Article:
China: fire ravages Shanghai apartment block
A high-rise apartment block in downtown Shanghai became engulfed by flames at around 2pm this afternoon. Early reports say firefighters are trying to rescue residents and construction workers still trapped inside the building. Photos from the scene are available here [zh] and here.
China: Perception on national power
Maryannodonnell translated a series of mobile messages about Chinese people's perception of national power and world order.
Taiwan: The Na'vi in “Avatar” Join the Fight against Petrochemical Plant
The native blue giants “Na'vi” who fought with colonization armies from the earth in the blockbuster movie “Avatar” has become the spiritual symbol of young environmentalists and students in Taiwan who stand against the Kuo-Kuang Petrochemical project in Changhua County. A march against Kuo-Kuang will take place on 11/13, and...
China: AIDS support group pressured by tax authority
Chinese AIDS activist Zeng Jinyan disclosed in Twitter on Nov. 11 that she was under pressure from tax authority to close AIDS support group, Beijing Loving Source. More info from Under the Jacaranda Tree.
China: Rising prices and rooftop gardens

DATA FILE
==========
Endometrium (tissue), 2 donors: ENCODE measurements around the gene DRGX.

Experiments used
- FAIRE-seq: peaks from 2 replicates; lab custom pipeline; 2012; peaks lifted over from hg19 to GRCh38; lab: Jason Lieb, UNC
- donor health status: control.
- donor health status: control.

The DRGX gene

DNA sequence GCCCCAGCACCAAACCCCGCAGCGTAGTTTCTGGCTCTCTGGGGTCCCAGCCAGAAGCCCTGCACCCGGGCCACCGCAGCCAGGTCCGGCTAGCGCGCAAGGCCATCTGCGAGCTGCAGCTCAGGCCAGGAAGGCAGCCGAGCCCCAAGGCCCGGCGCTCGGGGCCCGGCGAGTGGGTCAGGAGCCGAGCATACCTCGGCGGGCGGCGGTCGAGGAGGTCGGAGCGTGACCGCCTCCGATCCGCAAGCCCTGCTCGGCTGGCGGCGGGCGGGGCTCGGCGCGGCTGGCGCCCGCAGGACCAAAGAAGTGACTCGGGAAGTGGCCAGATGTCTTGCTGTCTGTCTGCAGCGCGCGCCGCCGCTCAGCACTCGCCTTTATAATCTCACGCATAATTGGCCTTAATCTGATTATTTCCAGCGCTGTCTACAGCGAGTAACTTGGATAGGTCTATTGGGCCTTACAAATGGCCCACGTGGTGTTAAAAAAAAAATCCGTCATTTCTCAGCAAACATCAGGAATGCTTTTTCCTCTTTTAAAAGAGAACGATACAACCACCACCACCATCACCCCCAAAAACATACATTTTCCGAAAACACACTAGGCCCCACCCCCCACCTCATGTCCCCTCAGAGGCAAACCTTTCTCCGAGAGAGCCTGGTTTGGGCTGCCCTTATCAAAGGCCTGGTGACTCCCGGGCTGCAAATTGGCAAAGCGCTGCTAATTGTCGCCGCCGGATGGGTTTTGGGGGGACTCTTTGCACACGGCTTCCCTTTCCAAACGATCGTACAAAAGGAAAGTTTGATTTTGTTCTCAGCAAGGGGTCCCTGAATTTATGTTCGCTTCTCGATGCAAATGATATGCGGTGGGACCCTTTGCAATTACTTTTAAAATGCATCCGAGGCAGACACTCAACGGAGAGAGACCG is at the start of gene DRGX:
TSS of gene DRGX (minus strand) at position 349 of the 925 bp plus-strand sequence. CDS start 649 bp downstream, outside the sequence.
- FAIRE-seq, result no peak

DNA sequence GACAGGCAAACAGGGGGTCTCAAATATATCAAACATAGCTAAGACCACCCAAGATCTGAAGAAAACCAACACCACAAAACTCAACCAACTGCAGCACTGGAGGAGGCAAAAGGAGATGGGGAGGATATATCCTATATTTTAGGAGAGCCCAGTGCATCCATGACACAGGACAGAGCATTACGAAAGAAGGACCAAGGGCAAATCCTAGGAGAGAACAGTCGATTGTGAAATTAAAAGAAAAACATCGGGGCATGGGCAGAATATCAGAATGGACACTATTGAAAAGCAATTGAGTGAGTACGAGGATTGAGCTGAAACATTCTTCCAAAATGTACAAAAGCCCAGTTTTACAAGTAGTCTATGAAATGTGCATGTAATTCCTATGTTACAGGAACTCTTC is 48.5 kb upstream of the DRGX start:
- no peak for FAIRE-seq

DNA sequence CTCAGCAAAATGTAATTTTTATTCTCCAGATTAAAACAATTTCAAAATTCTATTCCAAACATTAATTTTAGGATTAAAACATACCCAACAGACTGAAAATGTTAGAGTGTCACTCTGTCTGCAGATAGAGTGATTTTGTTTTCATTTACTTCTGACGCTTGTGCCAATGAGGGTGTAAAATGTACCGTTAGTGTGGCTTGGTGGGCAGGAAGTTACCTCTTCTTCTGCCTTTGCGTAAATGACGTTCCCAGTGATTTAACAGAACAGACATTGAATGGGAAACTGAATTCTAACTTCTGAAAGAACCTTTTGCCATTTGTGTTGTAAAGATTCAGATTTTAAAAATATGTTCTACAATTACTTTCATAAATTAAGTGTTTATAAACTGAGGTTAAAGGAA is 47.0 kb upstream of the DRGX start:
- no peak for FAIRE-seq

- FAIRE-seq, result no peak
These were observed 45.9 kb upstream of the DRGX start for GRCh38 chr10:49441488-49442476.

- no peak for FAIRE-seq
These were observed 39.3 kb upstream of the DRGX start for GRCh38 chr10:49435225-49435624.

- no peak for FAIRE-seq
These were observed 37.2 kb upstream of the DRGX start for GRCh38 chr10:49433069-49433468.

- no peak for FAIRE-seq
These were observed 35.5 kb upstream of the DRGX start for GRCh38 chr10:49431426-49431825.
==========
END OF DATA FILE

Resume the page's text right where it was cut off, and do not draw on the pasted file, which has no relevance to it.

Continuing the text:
Rising prices in China have led to grocery shoppers seeking bargains in Hong Kong, but are they also leading to more sustainable consumption?
China: 360 VS. QQ: What about privacy and user rights?
A commercial spat between instant messaging applications Tencent QQ and Qihoo 360 has affected million of users. Although QQ still monopolizes the market, public opinion shows that Chinese Internet users are on the side of Qihoo and are becoming increasingly aware of the averse effects of Tencent's monopoly, and the significance of protecting Internet users' privacy and rights.
Taiwan: Reporting on Autumn Struggle 2010
The Annual Autumn Struggle(秋鬥) was held on 11/7 this year, more than 1000 people from various minority groups and social activists organizations-migrant workers, indigenous tribes, HIV+ patients, sex workers, environmentalists, and farmers deprived of their lands-joined the march together. CivilMedia's video report summarized demands from different groups[zht] while Coolloud's photo report captured...
China: Comments on Ai Weiwei's River Crab Banquet
Over the weekend, prominent Chinese artist and activist Ai Weiwei was under house arrest, a move believed to be coming from powerful political figures in Shanghai. Ai had planned to fly to Shanghai to host a goodbye party at his condemned studio on Sunday. Although the authorities say the studio...
Taiwan: Open data, open failure
Zonble demonstrates many failed examples of how Taiwanese government spend money on creating useless, difficult and empty “open data” websites of crime information[zht]. As an iPhone app developer, he also criticizes the government for over-emphasizing on soft and promotional apps like “flora expo guide”, but not apps for crime information...
China: Ai Weiwei under house arrest
Controversial and outspoken Chinese artist Ai Weiwei was on Friday placed under house arrest for, it seems, planning to host a dinner for 1,000 people to commemorate the demolition of his Shanghai studio. Meanwhile, updates and images [zh] coming in from Twitter show that many have continued to gather outside Ai's studio...